When packing for a trip, most people who plan on checking their luggage consider the weight of their bags because it's commonly known that if a bag weighs over a certain amount they might be forced to pay an extra fee. What they don't think about is who will be handling their bag and how the constant heavy lifting affects those individuals.
Anyone who works as a baggage handler has an extremely demanding job. No matter which airline you're working for, the stress of the job is the same and it's up to you to take the best care of your body as possible. If you're a baggage handler who has sustained an injury due to the hazards of the job, you may be eligible for workers' compensation.
Here are a few potential dangers baggage handlers face on a daily basis:
Lifting heavy or oversized bags
Constantly lifting heavy or oversized bags puts a lot of stress on your body and is one of the leading causes of workplace injuries. Improper technique and awkward posture are major contributing factors to injuries associated with heavy lifting.
When you have a job that requires heavy lifting on a daily basis, it's difficult to allow your body the amount of time it needs to heal. If you're finding yourself in this position, it's important to speak up right away. It's better to take a couple days off and let yourself heal than to push it and risk further damage.
Most people want to work as efficiently as possible, sometimes this means handling more than one bag at a time. You picked up a bag that wasn't too heavy so you decide to grab a lighter one with your other hand; it's more productive, right? It might get the job done faster but the repeated motion of handling uneven loads can cause serious harm to your body.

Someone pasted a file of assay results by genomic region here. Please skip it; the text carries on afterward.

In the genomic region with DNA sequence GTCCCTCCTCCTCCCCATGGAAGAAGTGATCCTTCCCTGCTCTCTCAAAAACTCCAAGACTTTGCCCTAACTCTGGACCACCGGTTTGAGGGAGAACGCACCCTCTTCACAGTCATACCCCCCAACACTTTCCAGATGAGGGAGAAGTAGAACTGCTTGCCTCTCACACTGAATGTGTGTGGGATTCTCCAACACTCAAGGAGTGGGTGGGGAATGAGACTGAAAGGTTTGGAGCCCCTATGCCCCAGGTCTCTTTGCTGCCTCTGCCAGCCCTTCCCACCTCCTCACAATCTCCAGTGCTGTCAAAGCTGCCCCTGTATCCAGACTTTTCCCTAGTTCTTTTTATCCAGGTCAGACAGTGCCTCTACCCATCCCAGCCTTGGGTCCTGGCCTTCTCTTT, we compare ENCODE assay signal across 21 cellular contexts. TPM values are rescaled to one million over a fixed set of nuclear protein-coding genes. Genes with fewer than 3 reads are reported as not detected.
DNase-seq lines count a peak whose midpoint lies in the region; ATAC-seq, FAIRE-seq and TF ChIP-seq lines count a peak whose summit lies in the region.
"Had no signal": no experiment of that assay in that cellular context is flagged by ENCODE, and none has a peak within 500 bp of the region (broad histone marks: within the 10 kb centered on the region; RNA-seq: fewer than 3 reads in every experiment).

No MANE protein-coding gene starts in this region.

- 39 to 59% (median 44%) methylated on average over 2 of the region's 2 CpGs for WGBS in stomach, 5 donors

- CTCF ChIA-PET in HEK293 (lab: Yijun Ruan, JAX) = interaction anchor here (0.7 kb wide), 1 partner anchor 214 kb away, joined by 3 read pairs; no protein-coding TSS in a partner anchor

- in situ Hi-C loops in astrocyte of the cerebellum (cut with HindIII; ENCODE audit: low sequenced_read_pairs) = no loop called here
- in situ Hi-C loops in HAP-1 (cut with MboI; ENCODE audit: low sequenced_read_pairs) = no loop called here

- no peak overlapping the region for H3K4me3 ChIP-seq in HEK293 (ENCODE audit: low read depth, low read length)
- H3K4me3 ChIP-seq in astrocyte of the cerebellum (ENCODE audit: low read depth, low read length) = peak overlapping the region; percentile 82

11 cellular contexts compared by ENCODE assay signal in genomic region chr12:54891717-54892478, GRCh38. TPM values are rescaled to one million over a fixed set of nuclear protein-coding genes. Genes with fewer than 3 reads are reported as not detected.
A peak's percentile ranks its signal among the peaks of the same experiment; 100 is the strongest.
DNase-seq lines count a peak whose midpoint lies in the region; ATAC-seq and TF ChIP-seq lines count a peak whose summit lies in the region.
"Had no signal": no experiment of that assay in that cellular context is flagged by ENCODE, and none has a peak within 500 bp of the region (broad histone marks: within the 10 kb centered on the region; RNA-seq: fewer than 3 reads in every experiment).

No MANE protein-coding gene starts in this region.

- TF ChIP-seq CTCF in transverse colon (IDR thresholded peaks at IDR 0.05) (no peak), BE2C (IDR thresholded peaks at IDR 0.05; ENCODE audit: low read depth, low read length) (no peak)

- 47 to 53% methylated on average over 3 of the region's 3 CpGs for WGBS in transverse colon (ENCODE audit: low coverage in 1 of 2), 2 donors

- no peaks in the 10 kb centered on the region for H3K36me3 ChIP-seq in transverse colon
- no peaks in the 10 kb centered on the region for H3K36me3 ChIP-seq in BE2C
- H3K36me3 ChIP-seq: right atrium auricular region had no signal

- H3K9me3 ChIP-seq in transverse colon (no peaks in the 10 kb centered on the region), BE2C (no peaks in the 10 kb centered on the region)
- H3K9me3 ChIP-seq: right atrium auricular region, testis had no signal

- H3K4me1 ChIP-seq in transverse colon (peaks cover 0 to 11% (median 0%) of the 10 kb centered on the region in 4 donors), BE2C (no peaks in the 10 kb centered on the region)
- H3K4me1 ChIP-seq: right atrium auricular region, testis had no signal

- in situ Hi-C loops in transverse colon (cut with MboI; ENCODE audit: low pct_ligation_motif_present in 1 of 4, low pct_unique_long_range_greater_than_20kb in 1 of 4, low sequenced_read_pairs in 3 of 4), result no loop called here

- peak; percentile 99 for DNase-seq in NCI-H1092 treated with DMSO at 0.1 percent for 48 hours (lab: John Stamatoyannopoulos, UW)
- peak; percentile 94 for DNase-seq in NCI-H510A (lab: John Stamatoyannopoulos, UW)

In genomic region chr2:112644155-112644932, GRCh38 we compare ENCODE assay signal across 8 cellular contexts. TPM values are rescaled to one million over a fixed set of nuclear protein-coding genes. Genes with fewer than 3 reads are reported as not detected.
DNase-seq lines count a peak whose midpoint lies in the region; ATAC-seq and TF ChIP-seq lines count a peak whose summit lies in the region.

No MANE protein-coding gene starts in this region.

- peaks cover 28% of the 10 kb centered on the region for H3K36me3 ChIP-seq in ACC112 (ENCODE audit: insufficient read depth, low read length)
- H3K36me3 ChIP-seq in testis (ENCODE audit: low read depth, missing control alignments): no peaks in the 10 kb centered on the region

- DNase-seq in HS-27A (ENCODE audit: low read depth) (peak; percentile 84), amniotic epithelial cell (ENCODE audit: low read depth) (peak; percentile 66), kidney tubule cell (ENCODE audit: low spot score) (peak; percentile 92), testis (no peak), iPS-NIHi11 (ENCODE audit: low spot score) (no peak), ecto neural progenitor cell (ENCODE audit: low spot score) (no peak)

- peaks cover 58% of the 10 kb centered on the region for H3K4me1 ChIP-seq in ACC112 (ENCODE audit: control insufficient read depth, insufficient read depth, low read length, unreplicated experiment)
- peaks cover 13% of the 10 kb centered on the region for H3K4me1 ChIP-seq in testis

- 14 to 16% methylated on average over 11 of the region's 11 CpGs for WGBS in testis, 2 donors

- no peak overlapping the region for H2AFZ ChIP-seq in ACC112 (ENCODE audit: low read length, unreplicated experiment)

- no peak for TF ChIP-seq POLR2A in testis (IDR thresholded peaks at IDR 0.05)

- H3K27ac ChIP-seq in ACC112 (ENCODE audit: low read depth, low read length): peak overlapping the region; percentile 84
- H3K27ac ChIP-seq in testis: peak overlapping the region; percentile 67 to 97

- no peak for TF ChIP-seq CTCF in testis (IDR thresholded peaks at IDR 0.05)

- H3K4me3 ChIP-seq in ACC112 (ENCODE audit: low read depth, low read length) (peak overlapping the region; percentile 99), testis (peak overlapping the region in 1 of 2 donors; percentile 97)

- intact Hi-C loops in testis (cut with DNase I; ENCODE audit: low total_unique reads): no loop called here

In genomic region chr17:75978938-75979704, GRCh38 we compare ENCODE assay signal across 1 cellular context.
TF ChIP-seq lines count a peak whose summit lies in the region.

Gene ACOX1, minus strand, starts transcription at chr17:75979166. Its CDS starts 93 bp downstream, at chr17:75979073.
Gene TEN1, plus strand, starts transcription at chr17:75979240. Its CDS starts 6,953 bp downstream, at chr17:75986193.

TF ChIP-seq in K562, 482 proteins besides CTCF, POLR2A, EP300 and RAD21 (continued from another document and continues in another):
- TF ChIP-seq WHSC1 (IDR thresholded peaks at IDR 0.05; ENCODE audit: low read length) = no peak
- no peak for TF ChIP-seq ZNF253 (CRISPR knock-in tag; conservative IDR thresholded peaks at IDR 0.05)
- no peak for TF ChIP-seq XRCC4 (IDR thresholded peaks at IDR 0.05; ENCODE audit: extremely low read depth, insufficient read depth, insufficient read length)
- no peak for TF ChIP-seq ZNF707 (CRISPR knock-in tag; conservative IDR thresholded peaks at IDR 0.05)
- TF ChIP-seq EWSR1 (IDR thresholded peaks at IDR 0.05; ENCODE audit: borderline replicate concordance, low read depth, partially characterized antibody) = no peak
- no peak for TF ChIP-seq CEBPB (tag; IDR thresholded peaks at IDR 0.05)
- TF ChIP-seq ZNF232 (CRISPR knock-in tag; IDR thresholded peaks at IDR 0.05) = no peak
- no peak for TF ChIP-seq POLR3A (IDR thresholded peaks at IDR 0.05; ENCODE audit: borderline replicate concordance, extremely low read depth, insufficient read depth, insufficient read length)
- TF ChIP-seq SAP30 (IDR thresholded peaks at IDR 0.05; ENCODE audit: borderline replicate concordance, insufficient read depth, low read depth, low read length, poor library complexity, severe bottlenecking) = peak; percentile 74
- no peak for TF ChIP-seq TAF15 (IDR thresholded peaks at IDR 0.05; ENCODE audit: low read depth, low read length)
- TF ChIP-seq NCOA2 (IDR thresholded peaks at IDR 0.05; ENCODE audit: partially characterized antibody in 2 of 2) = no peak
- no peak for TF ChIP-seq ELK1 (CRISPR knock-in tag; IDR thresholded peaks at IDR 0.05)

Parking baggage carts too far from the beltloader
This is a strenuous job and needs to be done thoughtfully. Take the extra couple seconds to confirm that the cart is properly lined up with the beltloader. This is an extremely heavy piece of equipment and will save your body from unnecessary pushing, pulling and carrying heavy bags for longer distances.
Poorly positioned beltloader
When a beltloader is positioned too high or too low it causes extra strain on your body. You might be forced to extend your arms overhead or bend down lower to place luggage in the cargo bin. Both of these scenarios leave you more unstable with less control of the bags.
Awkward lifting in the cargo bin
Loading/unloading luggage into the cargo bin is very demanding; it involves moving around and handling bags in very tight spaces. Educate yourself on proper techniques for these positions, take time to stretch your muscles thoroughly and always try to place heavier baggage on the bottom.
What to do if you're injured on the job
Workplace injuries are common among baggage handlers. If you become injured at work, you need to act right away. Report the injury to your boss and seek medical treatment immediately following the accident. Strongly consider hiring a lawyer who focuses on workers' comp claims and file your claim as soon as possible.